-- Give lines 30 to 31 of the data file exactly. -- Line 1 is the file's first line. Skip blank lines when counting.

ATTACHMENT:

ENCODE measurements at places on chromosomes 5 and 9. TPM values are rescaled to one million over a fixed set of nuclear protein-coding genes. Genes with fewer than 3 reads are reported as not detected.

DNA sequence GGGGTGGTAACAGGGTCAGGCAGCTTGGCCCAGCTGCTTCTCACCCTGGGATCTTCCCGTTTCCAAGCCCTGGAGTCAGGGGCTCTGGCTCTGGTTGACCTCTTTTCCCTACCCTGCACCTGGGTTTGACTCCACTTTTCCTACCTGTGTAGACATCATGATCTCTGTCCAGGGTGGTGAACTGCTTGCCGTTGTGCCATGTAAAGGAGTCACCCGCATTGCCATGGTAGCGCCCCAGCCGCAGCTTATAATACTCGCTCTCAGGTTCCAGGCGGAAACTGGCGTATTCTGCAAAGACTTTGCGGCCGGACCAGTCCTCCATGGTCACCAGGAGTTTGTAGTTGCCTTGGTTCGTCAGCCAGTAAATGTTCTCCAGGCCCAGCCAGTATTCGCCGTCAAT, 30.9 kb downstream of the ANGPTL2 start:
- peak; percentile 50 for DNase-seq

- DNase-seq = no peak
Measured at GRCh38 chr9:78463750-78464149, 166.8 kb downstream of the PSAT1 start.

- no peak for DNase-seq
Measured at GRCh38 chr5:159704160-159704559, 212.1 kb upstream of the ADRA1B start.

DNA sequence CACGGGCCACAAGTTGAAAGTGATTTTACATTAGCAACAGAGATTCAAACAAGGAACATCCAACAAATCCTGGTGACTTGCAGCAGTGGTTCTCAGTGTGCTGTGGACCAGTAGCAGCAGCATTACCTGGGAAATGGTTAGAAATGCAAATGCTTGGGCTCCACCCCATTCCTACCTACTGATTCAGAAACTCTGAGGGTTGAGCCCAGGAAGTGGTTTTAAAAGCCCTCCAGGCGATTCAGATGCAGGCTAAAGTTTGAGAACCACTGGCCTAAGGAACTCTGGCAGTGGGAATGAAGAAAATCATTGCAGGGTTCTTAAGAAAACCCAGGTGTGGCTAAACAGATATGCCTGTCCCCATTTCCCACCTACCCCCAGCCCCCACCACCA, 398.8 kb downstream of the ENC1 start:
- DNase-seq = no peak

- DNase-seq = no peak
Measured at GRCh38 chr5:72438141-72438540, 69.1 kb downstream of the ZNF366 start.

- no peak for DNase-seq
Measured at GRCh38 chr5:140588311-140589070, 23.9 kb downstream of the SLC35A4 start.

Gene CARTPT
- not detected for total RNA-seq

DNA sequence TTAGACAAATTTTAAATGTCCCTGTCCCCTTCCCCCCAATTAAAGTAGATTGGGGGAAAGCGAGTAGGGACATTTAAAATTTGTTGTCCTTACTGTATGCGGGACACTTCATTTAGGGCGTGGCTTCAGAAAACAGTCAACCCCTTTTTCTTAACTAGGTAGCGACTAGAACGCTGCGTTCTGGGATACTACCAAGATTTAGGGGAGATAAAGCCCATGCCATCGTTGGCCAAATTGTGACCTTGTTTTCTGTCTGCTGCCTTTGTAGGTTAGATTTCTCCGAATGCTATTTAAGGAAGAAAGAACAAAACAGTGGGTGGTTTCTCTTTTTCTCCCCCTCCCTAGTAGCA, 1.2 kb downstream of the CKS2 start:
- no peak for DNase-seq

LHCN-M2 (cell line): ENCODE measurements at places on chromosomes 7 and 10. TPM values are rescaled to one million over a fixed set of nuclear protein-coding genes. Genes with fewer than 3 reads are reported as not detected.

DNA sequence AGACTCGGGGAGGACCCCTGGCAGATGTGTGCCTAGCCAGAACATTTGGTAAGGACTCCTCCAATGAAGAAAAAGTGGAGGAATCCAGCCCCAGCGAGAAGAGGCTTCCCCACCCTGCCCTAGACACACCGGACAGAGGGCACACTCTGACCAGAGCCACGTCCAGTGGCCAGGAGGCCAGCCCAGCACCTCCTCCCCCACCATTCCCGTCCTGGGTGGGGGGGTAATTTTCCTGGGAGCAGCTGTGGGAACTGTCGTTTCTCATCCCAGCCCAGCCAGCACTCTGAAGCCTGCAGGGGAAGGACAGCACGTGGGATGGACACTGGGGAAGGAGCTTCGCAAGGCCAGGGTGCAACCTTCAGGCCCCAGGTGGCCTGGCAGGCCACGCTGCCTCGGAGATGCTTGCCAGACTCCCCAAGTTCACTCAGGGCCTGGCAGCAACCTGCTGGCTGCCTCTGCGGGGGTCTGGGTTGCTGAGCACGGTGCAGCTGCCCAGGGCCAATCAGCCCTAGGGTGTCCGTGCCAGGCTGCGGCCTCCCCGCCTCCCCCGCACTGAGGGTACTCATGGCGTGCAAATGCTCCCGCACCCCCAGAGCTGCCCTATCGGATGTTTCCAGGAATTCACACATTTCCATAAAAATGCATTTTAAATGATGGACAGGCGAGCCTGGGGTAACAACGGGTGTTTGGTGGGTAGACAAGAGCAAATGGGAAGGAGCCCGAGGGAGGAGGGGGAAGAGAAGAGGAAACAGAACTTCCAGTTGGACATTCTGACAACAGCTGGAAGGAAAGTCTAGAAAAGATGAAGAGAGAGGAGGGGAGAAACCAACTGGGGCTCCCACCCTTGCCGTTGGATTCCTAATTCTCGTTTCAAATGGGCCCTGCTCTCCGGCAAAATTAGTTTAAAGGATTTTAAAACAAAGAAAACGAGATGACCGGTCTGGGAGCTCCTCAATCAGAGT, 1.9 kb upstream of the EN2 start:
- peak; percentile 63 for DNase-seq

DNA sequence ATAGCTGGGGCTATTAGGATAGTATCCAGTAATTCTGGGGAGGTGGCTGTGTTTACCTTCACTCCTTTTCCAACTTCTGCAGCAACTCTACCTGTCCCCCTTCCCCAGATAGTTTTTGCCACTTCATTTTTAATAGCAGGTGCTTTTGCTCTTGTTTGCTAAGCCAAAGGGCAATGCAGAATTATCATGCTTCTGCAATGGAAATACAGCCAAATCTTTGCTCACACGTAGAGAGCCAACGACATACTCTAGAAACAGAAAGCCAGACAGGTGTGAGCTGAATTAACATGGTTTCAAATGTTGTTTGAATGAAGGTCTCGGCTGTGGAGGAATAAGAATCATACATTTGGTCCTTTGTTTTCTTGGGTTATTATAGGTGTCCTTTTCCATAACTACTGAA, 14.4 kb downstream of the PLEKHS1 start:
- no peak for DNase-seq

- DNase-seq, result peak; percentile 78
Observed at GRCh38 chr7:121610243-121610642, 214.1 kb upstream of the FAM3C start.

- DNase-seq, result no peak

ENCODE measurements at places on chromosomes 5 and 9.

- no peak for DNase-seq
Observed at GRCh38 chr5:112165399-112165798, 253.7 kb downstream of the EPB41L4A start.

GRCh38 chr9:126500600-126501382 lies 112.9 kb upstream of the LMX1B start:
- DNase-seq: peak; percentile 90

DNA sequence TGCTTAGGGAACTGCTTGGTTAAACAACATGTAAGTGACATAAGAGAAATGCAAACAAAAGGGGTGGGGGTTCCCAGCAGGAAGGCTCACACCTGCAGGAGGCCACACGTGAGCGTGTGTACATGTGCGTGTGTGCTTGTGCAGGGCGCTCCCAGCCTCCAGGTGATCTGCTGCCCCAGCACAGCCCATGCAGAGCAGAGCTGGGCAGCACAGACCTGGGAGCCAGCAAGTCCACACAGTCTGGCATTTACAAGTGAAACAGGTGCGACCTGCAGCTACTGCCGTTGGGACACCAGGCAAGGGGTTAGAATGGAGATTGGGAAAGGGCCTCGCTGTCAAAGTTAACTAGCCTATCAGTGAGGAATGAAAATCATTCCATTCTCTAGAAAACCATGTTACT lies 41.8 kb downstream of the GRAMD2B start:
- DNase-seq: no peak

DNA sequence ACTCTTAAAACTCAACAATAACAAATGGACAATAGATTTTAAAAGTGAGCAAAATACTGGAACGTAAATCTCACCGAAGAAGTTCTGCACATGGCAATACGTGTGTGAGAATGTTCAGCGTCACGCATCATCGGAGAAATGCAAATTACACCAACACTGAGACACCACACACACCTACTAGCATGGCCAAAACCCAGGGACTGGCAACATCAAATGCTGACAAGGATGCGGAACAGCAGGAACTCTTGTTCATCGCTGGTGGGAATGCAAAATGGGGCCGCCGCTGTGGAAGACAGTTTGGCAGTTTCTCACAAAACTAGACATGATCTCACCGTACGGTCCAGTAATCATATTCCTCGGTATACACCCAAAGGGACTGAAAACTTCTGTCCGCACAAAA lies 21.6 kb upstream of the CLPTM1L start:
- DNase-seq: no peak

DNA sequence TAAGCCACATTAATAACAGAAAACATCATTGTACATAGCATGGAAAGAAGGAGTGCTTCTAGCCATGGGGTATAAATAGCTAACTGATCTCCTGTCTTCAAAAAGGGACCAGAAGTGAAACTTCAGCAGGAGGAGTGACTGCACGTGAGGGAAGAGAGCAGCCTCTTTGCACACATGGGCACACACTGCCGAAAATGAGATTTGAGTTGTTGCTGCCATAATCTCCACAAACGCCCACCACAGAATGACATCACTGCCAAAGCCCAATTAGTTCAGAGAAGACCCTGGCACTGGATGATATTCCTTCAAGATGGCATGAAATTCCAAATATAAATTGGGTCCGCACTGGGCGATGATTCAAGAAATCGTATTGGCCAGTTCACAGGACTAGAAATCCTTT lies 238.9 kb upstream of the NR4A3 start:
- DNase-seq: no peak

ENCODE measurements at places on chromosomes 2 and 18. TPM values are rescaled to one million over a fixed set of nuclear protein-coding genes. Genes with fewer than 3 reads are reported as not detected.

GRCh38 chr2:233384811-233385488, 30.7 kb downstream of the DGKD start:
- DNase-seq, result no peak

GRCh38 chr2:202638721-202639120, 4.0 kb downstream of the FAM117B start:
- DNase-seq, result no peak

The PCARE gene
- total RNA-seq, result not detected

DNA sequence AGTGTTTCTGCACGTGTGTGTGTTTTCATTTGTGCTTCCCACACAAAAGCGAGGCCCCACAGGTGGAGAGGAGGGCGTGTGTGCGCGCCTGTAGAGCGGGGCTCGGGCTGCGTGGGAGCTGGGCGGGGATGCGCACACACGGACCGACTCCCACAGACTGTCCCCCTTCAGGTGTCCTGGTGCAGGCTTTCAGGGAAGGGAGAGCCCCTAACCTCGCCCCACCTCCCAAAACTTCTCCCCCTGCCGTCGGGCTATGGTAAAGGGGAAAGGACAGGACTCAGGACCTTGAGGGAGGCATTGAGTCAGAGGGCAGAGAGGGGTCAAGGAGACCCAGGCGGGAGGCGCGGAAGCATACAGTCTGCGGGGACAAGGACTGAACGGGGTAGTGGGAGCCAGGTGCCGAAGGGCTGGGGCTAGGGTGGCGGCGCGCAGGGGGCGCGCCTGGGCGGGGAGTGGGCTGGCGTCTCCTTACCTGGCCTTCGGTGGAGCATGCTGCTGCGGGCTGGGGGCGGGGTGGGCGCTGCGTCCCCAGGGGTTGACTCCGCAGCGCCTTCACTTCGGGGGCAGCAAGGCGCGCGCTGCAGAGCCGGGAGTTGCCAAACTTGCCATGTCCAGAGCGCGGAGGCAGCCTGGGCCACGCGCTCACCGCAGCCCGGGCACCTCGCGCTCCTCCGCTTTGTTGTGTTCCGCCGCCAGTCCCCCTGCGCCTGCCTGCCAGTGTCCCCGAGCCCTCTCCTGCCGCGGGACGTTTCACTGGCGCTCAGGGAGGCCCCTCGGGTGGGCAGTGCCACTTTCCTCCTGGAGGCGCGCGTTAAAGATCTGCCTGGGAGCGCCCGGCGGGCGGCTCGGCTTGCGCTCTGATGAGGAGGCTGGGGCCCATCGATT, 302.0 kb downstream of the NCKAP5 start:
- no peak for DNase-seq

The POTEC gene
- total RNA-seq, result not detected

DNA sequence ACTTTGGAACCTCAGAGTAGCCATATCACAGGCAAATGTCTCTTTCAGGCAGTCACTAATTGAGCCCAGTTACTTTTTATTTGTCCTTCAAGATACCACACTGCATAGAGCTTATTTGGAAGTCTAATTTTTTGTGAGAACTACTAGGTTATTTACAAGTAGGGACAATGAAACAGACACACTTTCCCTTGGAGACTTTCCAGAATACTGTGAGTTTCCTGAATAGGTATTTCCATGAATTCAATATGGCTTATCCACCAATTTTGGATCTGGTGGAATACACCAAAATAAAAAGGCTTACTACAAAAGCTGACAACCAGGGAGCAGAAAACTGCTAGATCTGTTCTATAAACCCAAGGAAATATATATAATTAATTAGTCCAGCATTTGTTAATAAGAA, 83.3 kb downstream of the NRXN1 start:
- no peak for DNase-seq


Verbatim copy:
- DNase-seq: peak; percentile 90

DNA sequence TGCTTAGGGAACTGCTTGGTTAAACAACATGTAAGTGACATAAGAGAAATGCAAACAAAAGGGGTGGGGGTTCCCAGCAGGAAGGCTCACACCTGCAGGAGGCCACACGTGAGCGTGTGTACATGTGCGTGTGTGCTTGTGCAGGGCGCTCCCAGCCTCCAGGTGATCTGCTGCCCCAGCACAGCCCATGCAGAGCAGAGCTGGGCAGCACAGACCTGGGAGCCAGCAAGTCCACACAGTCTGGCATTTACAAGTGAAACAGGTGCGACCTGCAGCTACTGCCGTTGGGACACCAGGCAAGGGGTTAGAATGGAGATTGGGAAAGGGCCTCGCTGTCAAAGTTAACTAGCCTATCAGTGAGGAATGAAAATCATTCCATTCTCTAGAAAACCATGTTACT lies 41.8 kb downstream of the GRAMD2B start: